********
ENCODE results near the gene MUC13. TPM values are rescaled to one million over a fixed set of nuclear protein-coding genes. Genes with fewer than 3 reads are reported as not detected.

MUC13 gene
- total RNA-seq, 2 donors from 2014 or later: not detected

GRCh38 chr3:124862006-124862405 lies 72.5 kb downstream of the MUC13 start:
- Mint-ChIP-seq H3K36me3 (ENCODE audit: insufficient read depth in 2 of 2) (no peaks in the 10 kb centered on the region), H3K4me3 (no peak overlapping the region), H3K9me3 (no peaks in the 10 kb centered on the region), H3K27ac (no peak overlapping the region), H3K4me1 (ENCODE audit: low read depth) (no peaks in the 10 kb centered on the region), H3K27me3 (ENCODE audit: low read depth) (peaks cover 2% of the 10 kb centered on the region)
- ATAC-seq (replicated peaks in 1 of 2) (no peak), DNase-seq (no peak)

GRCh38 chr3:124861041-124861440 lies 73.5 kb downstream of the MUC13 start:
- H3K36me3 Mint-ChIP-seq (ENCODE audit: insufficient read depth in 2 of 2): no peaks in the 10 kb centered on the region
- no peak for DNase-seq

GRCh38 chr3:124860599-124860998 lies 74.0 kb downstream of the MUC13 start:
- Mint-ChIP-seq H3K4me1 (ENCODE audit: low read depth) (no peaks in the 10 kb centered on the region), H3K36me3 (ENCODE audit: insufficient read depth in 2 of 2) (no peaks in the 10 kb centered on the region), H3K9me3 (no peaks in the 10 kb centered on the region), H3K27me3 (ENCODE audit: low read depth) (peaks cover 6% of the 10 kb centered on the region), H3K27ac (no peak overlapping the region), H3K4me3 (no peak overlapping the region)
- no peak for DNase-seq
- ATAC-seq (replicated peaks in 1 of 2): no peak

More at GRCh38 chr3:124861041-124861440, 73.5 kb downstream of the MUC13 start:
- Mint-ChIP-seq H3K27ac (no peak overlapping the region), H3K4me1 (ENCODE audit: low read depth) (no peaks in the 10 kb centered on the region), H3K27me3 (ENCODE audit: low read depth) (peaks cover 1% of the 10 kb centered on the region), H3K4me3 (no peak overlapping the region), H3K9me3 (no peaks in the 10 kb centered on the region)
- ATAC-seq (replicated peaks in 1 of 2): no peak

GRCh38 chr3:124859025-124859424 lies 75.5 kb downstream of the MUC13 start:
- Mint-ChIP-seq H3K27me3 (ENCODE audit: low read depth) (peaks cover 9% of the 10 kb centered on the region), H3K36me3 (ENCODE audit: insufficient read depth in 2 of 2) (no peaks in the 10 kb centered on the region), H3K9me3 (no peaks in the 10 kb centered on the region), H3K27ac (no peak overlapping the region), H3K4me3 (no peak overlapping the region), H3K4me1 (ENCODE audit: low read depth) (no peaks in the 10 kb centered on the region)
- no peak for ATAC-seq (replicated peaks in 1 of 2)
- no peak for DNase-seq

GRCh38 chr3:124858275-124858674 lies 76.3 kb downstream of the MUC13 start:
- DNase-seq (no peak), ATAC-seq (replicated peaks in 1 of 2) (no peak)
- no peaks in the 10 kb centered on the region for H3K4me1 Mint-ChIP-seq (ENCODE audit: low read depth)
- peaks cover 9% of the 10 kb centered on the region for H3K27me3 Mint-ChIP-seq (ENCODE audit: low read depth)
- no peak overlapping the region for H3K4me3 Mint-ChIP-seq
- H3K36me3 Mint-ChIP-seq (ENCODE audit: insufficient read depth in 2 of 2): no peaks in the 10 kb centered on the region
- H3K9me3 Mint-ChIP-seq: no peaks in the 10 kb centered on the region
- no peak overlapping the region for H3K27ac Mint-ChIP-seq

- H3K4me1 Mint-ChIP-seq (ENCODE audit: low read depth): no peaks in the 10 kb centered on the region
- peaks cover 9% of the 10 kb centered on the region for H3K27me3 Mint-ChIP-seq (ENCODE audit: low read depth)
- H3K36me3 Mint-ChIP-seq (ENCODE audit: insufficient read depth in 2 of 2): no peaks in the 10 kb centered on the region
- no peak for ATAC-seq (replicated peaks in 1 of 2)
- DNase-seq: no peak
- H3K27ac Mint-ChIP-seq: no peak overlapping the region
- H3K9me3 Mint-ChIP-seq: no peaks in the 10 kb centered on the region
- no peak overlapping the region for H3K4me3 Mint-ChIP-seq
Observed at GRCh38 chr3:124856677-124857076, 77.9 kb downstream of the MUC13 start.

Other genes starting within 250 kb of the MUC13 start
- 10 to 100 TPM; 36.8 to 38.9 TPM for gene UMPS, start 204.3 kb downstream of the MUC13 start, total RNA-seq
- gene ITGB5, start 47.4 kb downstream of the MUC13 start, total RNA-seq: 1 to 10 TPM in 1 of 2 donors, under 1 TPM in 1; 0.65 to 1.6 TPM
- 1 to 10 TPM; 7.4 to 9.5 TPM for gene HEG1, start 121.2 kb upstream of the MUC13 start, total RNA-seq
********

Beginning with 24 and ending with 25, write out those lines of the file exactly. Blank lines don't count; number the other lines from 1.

- peaks cover 9% of the 10 kb centered on the region for H3K27me3 Mint-ChIP-seq (ENCODE audit: low read depth)
- no peak overlapping the region for H3K4me3 Mint-ChIP-seq